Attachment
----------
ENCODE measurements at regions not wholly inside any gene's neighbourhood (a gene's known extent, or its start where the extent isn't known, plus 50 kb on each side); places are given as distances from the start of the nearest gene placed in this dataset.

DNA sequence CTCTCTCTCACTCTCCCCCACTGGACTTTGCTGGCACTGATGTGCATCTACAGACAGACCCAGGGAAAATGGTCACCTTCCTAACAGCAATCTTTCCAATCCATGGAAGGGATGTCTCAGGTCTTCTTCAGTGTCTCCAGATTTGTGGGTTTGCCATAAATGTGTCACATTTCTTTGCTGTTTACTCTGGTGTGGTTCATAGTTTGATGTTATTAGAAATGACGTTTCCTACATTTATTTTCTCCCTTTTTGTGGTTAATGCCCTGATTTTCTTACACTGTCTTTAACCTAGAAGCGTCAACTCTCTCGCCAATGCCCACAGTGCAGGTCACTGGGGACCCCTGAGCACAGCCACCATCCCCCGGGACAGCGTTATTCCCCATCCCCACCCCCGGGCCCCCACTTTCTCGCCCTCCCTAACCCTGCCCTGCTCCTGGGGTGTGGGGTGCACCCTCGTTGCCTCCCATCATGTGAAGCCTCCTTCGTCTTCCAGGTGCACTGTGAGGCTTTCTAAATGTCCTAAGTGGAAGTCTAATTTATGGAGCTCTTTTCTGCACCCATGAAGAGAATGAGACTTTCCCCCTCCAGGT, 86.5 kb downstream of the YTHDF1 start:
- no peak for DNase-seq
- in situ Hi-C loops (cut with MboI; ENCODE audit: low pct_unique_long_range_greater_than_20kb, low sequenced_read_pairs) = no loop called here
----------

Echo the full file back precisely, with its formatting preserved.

ENCODE measurements at regions not wholly inside any gene's neighbourhood (a gene's known extent, or its start where the extent isn't known, plus 50 kb on each side); places are given as distances from the start of the nearest gene placed in this dataset.

DNA sequence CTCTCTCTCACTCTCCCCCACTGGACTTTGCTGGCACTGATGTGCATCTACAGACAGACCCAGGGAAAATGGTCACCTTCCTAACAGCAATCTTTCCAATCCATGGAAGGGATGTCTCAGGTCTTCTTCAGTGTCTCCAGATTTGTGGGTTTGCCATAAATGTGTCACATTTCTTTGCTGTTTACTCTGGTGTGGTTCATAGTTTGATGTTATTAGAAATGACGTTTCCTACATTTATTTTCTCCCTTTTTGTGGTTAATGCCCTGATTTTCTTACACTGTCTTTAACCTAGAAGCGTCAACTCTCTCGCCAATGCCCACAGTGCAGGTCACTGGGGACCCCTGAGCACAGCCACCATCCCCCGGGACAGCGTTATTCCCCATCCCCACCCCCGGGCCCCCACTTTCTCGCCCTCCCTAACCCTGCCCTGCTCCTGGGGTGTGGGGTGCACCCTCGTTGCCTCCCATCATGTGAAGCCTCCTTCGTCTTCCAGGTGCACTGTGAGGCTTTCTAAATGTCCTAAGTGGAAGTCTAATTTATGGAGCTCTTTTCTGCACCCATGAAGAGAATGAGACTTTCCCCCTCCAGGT, 86.5 kb downstream of the YTHDF1 start:
- no peak for DNase-seq
- in situ Hi-C loops (cut with MboI; ENCODE audit: low pct_unique_long_range_greater_than_20kb, low sequenced_read_pairs) = no loop called here